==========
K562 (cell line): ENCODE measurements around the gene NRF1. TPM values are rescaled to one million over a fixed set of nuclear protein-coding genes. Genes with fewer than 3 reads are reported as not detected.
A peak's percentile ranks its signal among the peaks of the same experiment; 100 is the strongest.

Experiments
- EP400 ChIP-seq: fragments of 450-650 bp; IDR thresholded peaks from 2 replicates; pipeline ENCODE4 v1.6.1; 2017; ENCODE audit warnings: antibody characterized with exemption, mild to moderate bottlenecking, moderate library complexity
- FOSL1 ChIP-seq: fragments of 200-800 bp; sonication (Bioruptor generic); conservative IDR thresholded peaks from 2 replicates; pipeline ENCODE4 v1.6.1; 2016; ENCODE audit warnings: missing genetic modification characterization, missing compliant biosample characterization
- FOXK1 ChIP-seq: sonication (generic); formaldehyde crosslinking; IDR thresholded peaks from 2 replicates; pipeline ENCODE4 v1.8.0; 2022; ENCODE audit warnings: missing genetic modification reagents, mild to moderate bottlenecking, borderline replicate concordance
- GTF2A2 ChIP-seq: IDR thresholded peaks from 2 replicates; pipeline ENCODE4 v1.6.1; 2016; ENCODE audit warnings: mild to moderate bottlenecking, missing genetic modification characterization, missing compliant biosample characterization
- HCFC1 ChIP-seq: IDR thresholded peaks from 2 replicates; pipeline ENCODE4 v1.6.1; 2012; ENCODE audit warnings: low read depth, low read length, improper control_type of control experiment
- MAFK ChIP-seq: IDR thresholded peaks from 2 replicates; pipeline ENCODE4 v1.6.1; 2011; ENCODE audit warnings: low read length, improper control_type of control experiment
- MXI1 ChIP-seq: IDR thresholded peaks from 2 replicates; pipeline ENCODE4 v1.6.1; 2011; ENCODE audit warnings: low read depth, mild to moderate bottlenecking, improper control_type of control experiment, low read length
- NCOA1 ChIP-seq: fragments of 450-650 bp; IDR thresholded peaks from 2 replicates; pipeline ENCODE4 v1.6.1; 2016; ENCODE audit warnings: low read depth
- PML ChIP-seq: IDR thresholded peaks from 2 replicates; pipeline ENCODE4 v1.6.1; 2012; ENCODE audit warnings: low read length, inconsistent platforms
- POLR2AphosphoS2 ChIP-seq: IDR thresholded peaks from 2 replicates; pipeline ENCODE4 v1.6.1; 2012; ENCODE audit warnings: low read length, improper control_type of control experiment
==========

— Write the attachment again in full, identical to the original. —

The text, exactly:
K562 (cell line): ENCODE measurements around the gene NRF1. TPM values are rescaled to one million over a fixed set of nuclear protein-coding genes. Genes with fewer than 3 reads are reported as not detected.
A peak's percentile ranks its signal among the peaks of the same experiment; 100 is the strongest.

Experiments
- EP400 ChIP-seq: fragments of 450-650 bp; IDR thresholded peaks from 2 replicates; pipeline ENCODE4 v1.6.1; 2017; ENCODE audit warnings: antibody characterized with exemption, mild to moderate bottlenecking, moderate library complexity
- FOSL1 ChIP-seq: fragments of 200-800 bp; sonication (Bioruptor generic); conservative IDR thresholded peaks from 2 replicates; pipeline ENCODE4 v1.6.1; 2016; ENCODE audit warnings: missing genetic modification characterization, missing compliant biosample characterization
- FOXK1 ChIP-seq: sonication (generic); formaldehyde crosslinking; IDR thresholded peaks from 2 replicates; pipeline ENCODE4 v1.8.0; 2022; ENCODE audit warnings: missing genetic modification reagents, mild to moderate bottlenecking, borderline replicate concordance
- GTF2A2 ChIP-seq: IDR thresholded peaks from 2 replicates; pipeline ENCODE4 v1.6.1; 2016; ENCODE audit warnings: mild to moderate bottlenecking, missing genetic modification characterization, missing compliant biosample characterization
- HCFC1 ChIP-seq: IDR thresholded peaks from 2 replicates; pipeline ENCODE4 v1.6.1; 2012; ENCODE audit warnings: low read depth, low read length, improper control_type of control experiment
- MAFK ChIP-seq: IDR thresholded peaks from 2 replicates; pipeline ENCODE4 v1.6.1; 2011; ENCODE audit warnings: low read length, improper control_type of control experiment
- MXI1 ChIP-seq: IDR thresholded peaks from 2 replicates; pipeline ENCODE4 v1.6.1; 2011; ENCODE audit warnings: low read depth, mild to moderate bottlenecking, improper control_type of control experiment, low read length
- NCOA1 ChIP-seq: fragments of 450-650 bp; IDR thresholded peaks from 2 replicates; pipeline ENCODE4 v1.6.1; 2016; ENCODE audit warnings: low read depth
- PML ChIP-seq: IDR thresholded peaks from 2 replicates; pipeline ENCODE4 v1.6.1; 2012; ENCODE audit warnings: low read length, inconsistent platforms
- POLR2AphosphoS2 ChIP-seq: IDR thresholded peaks from 2 replicates; pipeline ENCODE4 v1.6.1; 2012; ENCODE audit warnings: low read length, improper control_type of control experiment